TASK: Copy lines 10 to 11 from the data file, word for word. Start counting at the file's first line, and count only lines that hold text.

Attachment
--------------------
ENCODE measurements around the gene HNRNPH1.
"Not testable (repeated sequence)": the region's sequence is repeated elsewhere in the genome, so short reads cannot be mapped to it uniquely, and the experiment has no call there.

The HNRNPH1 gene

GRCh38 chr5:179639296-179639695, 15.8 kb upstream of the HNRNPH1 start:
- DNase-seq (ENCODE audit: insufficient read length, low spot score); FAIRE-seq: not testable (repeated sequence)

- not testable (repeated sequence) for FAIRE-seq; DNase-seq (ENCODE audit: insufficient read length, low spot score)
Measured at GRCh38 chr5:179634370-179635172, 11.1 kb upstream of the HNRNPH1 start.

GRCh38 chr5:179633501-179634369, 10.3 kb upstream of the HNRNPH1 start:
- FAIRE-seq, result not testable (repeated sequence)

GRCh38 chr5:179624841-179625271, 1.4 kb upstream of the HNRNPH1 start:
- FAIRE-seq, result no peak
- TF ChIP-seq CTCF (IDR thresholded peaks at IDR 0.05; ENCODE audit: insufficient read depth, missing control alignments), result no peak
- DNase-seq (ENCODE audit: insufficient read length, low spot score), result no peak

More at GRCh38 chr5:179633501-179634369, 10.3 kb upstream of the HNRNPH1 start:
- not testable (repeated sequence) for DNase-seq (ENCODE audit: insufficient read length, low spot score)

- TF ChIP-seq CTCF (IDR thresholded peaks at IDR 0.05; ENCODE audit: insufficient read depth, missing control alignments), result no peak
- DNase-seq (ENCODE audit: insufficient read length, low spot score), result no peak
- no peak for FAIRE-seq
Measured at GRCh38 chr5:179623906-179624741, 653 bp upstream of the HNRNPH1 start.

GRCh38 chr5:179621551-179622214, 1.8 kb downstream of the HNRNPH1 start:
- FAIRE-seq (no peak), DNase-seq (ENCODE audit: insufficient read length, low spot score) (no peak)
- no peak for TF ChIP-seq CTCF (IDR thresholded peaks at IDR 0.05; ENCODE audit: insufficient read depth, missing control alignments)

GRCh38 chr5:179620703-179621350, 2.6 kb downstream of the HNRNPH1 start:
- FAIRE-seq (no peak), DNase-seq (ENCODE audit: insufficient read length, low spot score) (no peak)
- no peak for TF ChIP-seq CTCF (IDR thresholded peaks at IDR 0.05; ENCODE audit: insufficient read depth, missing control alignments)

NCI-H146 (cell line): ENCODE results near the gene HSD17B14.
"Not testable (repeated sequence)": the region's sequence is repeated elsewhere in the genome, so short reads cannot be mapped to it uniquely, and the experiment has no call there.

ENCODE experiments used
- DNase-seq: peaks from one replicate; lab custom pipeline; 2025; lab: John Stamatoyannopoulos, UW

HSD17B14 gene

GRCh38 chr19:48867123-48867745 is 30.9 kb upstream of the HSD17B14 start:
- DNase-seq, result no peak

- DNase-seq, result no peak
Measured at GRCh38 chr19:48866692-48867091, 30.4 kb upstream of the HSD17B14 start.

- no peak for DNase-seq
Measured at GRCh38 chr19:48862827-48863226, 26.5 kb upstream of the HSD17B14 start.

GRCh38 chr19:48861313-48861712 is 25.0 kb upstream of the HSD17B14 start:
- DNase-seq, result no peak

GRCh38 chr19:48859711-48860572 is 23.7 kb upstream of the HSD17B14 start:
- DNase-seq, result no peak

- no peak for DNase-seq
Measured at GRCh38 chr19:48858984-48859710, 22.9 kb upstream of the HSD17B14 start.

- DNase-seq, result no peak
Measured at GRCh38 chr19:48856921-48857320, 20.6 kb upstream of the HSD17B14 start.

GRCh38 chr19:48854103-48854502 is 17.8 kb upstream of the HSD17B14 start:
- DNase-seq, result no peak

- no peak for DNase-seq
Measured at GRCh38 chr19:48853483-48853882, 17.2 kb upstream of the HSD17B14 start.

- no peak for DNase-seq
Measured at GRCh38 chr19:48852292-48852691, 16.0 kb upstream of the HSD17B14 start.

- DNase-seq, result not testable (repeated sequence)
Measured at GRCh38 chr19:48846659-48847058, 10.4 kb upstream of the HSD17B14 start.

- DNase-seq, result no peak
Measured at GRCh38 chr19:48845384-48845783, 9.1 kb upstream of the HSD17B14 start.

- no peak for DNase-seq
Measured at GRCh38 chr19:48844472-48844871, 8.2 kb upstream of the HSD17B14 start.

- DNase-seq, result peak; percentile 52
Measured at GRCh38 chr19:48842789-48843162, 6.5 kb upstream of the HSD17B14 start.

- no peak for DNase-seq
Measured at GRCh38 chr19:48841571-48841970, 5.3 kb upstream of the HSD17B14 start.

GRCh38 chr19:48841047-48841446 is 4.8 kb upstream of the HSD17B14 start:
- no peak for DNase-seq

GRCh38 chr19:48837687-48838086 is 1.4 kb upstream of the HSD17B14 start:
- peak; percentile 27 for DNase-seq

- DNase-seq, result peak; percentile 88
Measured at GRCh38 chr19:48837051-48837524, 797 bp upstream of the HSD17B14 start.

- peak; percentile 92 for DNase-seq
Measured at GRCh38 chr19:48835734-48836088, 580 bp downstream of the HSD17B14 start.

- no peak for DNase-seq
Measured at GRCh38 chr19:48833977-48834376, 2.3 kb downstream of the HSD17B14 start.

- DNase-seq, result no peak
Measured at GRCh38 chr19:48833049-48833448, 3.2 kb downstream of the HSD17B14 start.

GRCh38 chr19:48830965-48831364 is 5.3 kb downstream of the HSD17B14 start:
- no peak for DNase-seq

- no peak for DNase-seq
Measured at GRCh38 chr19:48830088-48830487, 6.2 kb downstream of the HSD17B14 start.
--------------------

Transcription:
GRCh38 chr5:179624841-179625271, 1.4 kb upstream of the HNRNPH1 start:
- FAIRE-seq, result no peak